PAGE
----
The Marlins are known to be looking for more outfield help, with Kyle Schwarber already reported as one of the names on the team’s radar. Barry Jackson and Craig Mish of The Miami Herald shed some more light on the Marlins’ pursuit, writing that Schwarber is looking for a three-year contract worth around $60MM.
Such a deal would top the Marlins’ four-year, $53MM pact with Avisail Garcia in dollars if not years, though it would also fall short of the four years and $70MM MLBTR projected Schwarber to land this winter. Three years and $60MM is still a healthy sum, particularly for a team with Miami’s traditionally limited payrolls, yet the Marlins have already shown a greater willingness to spend in order to upgrade their offense.
The Phillies are another team that has been linked to Schwarber, while the Red Sox and Nationals (the slugger’s two most recent clubs) have also expressed some level of interest in a reunion. Since several of the top free-agent bats have already landed new deals, Schwarber’s status as one of the top hitters available has only risen, so it’s fair to assume that other teams have already shown interest or will do so once the post-lockout dust settles. It remains to be seen whether Schwarber’s market will develop to the point where the Marlins or any other club eventually puts a four-year offer on the table.
Of other outfielders linked to the Marlins, Nick Castellanos “is viewed as too expensive,” while Eddie Rosario is another consideration if Schwarber is also ultimately deemed to be beyond Miami’s price range. Recent reports indicated that Castellanos is looking to score a seven- or eight-year contract, and even if that is an aim-high projection that could be lowered post-lockout, it would still seem like Castellanos might not be a fit for the Fish. Additionally, signing Castellanos have a further cost in the form of draft pick compensation, since he rejected the Reds’ qualifying offer.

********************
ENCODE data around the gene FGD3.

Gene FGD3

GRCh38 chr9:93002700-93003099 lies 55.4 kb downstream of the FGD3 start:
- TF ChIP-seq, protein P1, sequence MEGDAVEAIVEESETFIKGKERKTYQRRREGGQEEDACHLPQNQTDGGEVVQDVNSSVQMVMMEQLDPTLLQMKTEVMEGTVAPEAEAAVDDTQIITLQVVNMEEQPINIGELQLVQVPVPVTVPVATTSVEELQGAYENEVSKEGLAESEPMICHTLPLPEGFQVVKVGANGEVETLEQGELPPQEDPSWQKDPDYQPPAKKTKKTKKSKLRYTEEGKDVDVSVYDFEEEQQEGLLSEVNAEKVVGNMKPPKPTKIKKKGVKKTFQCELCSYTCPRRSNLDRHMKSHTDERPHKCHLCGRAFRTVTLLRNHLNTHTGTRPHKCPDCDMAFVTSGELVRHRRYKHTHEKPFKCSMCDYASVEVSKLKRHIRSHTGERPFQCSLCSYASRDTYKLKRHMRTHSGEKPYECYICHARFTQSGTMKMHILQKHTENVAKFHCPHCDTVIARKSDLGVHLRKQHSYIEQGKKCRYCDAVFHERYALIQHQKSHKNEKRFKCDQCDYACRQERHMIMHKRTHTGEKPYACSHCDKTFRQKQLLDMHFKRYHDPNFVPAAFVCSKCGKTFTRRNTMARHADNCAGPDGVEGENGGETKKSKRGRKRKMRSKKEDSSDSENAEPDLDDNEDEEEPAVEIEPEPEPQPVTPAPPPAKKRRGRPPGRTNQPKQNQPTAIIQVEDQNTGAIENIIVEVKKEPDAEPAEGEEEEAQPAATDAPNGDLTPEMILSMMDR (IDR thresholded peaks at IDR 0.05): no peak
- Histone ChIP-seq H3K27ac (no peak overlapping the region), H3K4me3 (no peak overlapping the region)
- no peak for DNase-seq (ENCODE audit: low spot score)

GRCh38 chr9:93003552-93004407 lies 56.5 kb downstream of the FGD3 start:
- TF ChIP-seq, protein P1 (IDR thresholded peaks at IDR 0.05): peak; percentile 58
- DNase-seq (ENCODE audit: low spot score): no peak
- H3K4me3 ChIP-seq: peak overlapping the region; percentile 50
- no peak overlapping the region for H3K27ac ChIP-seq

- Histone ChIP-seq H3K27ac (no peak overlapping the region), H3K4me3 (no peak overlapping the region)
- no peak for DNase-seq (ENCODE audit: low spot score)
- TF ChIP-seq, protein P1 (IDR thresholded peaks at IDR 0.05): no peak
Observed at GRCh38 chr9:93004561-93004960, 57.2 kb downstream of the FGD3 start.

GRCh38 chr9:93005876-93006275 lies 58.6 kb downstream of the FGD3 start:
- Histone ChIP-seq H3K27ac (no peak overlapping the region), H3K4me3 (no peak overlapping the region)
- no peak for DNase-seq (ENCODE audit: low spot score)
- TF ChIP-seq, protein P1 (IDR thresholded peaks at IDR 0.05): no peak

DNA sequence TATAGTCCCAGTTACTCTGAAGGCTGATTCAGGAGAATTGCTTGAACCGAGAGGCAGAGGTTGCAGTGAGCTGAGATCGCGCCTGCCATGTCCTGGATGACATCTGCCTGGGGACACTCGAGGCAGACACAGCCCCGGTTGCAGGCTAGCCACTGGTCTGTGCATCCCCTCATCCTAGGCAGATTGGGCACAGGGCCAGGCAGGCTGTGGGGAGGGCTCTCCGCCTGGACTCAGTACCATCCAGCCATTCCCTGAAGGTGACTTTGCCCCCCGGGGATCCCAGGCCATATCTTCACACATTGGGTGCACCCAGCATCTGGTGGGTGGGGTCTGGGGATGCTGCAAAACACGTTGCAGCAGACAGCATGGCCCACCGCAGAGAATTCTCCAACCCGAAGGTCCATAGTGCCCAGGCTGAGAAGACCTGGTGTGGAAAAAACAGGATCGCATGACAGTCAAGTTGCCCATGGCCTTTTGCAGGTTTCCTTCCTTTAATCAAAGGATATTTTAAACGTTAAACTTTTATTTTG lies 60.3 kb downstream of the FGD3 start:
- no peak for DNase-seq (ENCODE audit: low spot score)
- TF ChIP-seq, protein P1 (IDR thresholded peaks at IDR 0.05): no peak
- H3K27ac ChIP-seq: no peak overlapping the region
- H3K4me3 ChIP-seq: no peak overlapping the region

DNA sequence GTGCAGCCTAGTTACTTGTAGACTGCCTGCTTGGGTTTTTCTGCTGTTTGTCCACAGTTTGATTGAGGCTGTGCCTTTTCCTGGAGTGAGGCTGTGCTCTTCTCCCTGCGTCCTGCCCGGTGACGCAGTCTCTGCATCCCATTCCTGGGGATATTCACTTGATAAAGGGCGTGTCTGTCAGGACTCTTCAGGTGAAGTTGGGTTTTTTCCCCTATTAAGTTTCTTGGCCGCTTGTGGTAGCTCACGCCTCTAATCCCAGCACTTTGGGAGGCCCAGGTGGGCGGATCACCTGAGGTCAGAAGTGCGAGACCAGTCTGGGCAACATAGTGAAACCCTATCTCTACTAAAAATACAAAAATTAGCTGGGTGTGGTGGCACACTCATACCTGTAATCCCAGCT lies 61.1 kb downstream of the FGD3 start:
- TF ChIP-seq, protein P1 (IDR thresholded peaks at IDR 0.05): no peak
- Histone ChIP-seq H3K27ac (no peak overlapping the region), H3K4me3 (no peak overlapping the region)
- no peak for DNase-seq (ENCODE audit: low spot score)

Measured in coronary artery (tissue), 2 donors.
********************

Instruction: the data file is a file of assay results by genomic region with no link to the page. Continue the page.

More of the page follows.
The Marlins could possibly avoid the free agent route entirely by landing an outfielder in a trade, as before the lockout, Jackson and Mish note that Miami was in “ongoing discussions with one American League team.” The in-house fallback plan would be to have Brian Anderson play right field and the newly-acquired Joey Wendle take over as the everyday third baseman, but the Fish would prefer to have an established outfielder on the grass rather than Anderson, even if Anderson has looked at home as an outfielder. Anderson had a 7.9 UZR/150 and +6 Defensive Runs Saved over 1223 innings as a right fielder in 2018-19, but is also coming off an injury-plagued 2021 season.
Miami’s offseason pursuits led them to consider such players as Starling Marte, Manny Pina, and Yan Gomes, with the first two receiving contract offers. For Marte, the Marlins and two other teams made four-year offers worth roughly $60MM, and according to Jackson/Mish, Miami was prepared to spend a little more to bring Marte back to South Beach. Marte’s camp wanted something around a $70MM payday, however, and ended up topping that number handily with the $78MM over four years that Marte received from the Mets.
Pina was another player the Marlins lost to a division rival, as while the Fish offered Pina $4MM on a one-year deal, the Braves doubled that offer and signed Pina for two years and $8MM. However, the Marlins instead landed a longer-term target in Jacob Stallings, acquiring the backstop from the Pirates for a three-player trade package. Interestingly, Jackson/Mish write that the Red Sox came very close to trading for Stallings, which would have indicated the Sox were ready to move on from Christian Vazquez either next winter (2022 is Vazquez’s last year under contract) or perhaps this offseason if a trade partner could have been found.